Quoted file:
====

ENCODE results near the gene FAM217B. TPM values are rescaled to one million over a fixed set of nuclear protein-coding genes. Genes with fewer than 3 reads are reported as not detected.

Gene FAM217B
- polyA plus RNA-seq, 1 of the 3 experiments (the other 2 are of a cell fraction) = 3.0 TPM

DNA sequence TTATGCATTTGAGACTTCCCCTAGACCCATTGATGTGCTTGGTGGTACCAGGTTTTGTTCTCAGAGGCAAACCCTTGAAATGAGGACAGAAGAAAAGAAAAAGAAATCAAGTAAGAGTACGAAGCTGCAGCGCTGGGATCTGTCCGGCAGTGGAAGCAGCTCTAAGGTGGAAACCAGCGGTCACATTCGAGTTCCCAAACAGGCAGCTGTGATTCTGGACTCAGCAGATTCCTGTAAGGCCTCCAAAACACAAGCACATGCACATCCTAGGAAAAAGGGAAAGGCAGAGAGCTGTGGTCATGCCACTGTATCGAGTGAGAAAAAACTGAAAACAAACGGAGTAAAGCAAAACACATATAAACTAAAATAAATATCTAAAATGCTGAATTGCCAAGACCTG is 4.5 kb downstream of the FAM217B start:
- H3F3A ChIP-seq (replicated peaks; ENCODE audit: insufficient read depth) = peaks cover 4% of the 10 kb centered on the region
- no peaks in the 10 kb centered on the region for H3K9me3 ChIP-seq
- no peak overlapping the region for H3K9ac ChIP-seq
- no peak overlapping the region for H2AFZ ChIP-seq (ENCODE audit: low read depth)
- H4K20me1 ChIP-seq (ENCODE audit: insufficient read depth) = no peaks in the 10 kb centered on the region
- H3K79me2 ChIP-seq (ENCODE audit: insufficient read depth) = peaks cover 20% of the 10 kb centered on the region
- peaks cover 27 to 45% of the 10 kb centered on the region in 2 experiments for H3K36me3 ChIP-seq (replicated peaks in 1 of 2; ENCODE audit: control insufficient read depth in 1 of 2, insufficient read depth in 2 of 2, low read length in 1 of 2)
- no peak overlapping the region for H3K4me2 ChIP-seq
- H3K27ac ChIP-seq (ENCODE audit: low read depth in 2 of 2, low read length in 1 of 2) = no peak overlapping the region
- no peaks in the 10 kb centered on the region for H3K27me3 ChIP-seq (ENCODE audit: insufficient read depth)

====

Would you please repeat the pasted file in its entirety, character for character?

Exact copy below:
ENCODE results near the gene FAM217B. TPM values are rescaled to one million over a fixed set of nuclear protein-coding genes. Genes with fewer than 3 reads are reported as not detected.

Gene FAM217B
- polyA plus RNA-seq, 1 of the 3 experiments (the other 2 are of a cell fraction) = 3.0 TPM

DNA sequence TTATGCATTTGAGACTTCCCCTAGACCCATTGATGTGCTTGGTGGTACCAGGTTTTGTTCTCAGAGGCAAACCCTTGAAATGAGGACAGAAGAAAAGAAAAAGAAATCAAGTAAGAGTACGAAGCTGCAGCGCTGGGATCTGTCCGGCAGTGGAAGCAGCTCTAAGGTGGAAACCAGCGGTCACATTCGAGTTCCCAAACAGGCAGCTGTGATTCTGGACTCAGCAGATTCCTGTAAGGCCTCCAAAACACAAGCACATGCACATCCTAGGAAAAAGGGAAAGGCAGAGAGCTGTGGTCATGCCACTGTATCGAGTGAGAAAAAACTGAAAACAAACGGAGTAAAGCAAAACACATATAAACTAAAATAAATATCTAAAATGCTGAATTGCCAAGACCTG is 4.5 kb downstream of the FAM217B start:
- H3F3A ChIP-seq (replicated peaks; ENCODE audit: insufficient read depth) = peaks cover 4% of the 10 kb centered on the region
- no peaks in the 10 kb centered on the region for H3K9me3 ChIP-seq
- no peak overlapping the region for H3K9ac ChIP-seq
- no peak overlapping the region for H2AFZ ChIP-seq (ENCODE audit: low read depth)
- H4K20me1 ChIP-seq (ENCODE audit: insufficient read depth) = no peaks in the 10 kb centered on the region
- H3K79me2 ChIP-seq (ENCODE audit: insufficient read depth) = peaks cover 20% of the 10 kb centered on the region
- peaks cover 27 to 45% of the 10 kb centered on the region in 2 experiments for H3K36me3 ChIP-seq (replicated peaks in 1 of 2; ENCODE audit: control insufficient read depth in 1 of 2, insufficient read depth in 2 of 2, low read length in 1 of 2)
- no peak overlapping the region for H3K4me2 ChIP-seq
- H3K27ac ChIP-seq (ENCODE audit: low read depth in 2 of 2, low read length in 1 of 2) = no peak overlapping the region
- no peaks in the 10 kb centered on the region for H3K27me3 ChIP-seq (ENCODE audit: insufficient read depth)